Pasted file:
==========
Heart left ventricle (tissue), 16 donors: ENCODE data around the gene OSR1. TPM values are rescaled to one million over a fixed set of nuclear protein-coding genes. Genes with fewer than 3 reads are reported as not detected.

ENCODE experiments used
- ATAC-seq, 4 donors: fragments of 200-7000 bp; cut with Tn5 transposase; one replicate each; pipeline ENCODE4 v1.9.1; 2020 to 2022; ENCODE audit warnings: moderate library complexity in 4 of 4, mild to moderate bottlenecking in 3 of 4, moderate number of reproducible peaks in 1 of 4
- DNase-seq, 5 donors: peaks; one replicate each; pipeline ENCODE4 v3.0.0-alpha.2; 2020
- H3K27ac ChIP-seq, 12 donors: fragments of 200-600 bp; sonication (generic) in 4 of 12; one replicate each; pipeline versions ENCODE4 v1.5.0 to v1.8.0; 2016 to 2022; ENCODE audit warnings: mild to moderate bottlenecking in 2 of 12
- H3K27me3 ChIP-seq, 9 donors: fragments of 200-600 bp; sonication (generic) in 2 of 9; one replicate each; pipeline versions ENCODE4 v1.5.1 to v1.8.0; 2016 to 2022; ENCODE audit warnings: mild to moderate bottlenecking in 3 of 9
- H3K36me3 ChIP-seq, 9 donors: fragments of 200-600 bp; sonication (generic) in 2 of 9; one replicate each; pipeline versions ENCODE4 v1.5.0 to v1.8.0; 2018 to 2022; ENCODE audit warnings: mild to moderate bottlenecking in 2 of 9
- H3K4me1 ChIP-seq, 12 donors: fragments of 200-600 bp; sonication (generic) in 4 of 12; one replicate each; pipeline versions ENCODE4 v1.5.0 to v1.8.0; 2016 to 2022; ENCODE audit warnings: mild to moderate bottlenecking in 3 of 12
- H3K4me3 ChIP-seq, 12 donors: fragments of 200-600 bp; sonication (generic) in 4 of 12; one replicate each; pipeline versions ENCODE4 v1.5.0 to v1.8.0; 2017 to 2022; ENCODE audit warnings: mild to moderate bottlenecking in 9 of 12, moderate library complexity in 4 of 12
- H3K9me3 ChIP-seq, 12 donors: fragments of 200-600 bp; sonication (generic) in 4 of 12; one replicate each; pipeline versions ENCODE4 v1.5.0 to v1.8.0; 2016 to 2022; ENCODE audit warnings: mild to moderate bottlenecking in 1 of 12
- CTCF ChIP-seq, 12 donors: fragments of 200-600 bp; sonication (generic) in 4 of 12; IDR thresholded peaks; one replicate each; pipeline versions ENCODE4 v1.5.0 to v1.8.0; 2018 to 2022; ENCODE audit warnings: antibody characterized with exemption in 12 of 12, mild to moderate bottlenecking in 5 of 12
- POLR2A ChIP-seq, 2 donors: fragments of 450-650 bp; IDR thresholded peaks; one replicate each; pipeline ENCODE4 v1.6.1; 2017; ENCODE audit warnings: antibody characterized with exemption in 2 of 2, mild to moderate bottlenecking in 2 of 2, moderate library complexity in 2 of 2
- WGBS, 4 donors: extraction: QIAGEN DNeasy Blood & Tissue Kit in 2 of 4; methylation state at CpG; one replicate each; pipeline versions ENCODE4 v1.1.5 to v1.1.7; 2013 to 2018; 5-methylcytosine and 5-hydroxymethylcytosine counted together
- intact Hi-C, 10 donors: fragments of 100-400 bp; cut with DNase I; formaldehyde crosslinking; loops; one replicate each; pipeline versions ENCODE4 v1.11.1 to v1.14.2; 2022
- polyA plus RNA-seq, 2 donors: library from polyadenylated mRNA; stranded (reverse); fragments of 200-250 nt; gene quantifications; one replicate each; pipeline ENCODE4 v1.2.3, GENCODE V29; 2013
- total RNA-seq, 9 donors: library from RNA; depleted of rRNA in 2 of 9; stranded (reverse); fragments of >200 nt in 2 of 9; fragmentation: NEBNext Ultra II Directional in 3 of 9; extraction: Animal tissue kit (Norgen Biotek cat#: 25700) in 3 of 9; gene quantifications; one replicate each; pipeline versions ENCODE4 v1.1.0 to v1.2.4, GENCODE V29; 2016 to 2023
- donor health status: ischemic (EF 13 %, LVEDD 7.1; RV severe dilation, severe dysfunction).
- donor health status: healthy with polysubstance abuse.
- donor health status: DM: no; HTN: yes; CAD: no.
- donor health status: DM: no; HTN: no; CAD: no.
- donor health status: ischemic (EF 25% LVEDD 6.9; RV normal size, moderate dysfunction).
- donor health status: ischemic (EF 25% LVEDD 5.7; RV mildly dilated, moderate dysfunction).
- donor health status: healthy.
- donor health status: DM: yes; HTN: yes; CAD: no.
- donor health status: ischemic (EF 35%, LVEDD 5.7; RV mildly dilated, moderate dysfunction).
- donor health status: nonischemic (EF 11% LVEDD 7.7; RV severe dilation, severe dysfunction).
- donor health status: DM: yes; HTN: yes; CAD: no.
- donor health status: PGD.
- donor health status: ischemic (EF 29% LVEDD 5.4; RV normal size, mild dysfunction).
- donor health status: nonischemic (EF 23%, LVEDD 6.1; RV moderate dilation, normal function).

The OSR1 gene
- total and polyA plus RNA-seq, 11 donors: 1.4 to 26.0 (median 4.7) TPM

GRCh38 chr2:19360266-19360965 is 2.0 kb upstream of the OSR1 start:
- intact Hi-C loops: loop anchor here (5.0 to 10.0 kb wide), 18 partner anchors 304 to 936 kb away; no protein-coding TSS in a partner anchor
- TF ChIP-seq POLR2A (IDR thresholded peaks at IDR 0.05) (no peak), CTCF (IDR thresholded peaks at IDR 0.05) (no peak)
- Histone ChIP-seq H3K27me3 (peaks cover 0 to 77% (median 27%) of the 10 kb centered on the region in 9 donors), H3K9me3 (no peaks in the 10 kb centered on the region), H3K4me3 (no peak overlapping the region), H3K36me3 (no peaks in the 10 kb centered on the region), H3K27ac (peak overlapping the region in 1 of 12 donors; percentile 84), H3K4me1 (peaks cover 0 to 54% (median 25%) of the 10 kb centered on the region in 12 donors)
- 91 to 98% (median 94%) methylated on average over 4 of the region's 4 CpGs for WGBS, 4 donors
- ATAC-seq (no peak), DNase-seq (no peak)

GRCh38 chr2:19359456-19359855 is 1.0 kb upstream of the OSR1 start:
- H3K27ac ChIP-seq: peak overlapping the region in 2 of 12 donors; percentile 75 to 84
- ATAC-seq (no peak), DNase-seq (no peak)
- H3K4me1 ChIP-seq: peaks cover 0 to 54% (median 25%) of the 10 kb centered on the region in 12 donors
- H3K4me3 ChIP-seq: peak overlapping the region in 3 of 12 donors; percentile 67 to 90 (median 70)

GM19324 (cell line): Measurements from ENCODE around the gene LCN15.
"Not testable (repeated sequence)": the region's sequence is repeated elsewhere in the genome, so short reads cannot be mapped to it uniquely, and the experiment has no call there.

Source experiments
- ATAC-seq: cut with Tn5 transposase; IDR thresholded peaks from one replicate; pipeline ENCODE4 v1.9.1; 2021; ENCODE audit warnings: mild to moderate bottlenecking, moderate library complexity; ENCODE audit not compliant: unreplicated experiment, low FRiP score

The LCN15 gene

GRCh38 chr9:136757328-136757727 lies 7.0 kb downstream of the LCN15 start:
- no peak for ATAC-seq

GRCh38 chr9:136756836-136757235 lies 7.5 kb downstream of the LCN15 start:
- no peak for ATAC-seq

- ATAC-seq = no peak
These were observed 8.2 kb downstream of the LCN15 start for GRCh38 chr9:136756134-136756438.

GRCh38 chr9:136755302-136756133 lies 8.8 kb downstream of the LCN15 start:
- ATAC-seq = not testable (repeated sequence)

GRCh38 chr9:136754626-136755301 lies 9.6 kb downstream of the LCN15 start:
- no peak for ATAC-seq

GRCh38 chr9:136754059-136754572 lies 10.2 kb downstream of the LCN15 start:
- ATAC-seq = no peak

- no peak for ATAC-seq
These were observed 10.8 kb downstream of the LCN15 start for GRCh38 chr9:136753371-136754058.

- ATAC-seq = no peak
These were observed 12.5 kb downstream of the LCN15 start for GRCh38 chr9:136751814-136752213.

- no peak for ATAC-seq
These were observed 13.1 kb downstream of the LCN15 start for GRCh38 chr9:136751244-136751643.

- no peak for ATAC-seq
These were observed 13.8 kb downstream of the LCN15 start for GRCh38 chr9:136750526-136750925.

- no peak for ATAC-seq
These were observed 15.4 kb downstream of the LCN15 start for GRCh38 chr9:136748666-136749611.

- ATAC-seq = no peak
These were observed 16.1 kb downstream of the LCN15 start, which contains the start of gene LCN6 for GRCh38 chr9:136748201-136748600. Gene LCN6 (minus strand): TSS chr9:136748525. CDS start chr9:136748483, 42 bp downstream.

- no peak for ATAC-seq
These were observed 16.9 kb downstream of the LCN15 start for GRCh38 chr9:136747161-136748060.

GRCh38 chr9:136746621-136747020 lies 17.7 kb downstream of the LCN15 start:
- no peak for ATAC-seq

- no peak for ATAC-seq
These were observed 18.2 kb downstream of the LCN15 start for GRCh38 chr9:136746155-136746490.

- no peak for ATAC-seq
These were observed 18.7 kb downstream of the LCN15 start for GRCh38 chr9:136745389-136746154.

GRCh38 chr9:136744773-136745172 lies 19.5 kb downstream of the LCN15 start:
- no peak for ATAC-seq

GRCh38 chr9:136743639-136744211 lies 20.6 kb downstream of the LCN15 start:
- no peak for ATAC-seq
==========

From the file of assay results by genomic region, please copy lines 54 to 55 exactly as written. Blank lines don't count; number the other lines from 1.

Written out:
These were observed 8.2 kb downstream of the LCN15 start for GRCh38 chr9:136756134-136756438.

GRCh38 chr9:136755302-136756133 lies 8.8 kb downstream of the LCN15 start: